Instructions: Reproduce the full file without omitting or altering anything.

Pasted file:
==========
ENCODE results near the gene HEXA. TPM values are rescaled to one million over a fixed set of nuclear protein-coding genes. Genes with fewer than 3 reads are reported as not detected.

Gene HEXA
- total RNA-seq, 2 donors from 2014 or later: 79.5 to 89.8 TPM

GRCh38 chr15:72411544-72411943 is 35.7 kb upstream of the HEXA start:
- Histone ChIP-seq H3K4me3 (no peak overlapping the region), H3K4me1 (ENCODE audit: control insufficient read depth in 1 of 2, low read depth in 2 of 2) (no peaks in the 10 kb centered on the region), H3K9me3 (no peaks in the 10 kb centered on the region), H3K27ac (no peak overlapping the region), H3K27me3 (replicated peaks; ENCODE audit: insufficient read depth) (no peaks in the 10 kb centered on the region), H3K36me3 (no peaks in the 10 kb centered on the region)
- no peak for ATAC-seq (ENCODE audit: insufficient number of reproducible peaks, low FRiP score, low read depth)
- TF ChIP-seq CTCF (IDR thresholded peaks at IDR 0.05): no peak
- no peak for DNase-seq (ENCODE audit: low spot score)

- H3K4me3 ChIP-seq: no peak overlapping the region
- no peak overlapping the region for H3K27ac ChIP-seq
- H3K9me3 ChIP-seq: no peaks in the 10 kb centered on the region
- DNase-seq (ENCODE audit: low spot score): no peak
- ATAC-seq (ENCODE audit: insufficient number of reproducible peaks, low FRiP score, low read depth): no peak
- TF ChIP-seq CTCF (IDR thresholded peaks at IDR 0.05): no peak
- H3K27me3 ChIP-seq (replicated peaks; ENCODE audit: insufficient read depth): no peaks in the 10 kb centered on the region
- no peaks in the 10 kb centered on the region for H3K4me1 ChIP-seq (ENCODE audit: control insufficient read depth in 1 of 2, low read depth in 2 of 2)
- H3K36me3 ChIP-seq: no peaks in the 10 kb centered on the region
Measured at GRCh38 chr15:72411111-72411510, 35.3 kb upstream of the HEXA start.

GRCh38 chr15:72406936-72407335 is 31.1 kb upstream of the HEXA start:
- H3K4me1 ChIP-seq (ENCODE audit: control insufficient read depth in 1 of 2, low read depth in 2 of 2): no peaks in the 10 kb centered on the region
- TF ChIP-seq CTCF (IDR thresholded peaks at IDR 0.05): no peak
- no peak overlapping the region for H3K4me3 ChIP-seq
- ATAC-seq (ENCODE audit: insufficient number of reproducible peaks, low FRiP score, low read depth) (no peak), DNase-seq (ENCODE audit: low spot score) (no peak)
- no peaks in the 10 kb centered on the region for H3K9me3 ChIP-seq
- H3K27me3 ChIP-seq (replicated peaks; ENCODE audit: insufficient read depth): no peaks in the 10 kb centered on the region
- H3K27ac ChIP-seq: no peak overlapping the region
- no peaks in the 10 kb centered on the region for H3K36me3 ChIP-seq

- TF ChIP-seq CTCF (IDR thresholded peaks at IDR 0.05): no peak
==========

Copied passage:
ENCODE results near the gene HEXA. TPM values are rescaled to one million over a fixed set of nuclear protein-coding genes. Genes with fewer than 3 reads are reported as not detected.

Gene HEXA
- total RNA-seq, 2 donors from 2014 or later: 79.5 to 89.8 TPM

GRCh38 chr15:72411544-72411943 is 35.7 kb upstream of the HEXA start:
- Histone ChIP-seq H3K4me3 (no peak overlapping the region), H3K4me1 (ENCODE audit: control insufficient read depth in 1 of 2, low read depth in 2 of 2) (no peaks in the 10 kb centered on the region), H3K9me3 (no peaks in the 10 kb centered on the region), H3K27ac (no peak overlapping the region), H3K27me3 (replicated peaks; ENCODE audit: insufficient read depth) (no peaks in the 10 kb centered on the region), H3K36me3 (no peaks in the 10 kb centered on the region)
- no peak for ATAC-seq (ENCODE audit: insufficient number of reproducible peaks, low FRiP score, low read depth)
- TF ChIP-seq CTCF (IDR thresholded peaks at IDR 0.05): no peak
- no peak for DNase-seq (ENCODE audit: low spot score)

- H3K4me3 ChIP-seq: no peak overlapping the region
- no peak overlapping the region for H3K27ac ChIP-seq
- H3K9me3 ChIP-seq: no peaks in the 10 kb centered on the region
- DNase-seq (ENCODE audit: low spot score): no peak
- ATAC-seq (ENCODE audit: insufficient number of reproducible peaks, low FRiP score, low read depth): no peak
- TF ChIP-seq CTCF (IDR thresholded peaks at IDR 0.05): no peak
- H3K27me3 ChIP-seq (replicated peaks; ENCODE audit: insufficient read depth): no peaks in the 10 kb centered on the region
- no peaks in the 10 kb centered on the region for H3K4me1 ChIP-seq (ENCODE audit: control insufficient read depth in 1 of 2, low read depth in 2 of 2)
- H3K36me3 ChIP-seq: no peaks in the 10 kb centered on the region
Measured at GRCh38 chr15:72411111-72411510, 35.3 kb upstream of the HEXA start.

GRCh38 chr15:72406936-72407335 is 31.1 kb upstream of the HEXA start:
- H3K4me1 ChIP-seq (ENCODE audit: control insufficient read depth in 1 of 2, low read depth in 2 of 2): no peaks in the 10 kb centered on the region
- TF ChIP-seq CTCF (IDR thresholded peaks at IDR 0.05): no peak
- no peak overlapping the region for H3K4me3 ChIP-seq
- ATAC-seq (ENCODE audit: insufficient number of reproducible peaks, low FRiP score, low read depth) (no peak), DNase-seq (ENCODE audit: low spot score) (no peak)
- no peaks in the 10 kb centered on the region for H3K9me3 ChIP-seq
- H3K27me3 ChIP-seq (replicated peaks; ENCODE audit: insufficient read depth): no peaks in the 10 kb centered on the region
- H3K27ac ChIP-seq: no peak overlapping the region
- no peaks in the 10 kb centered on the region for H3K36me3 ChIP-seq

- TF ChIP-seq CTCF (IDR thresholded peaks at IDR 0.05): no peak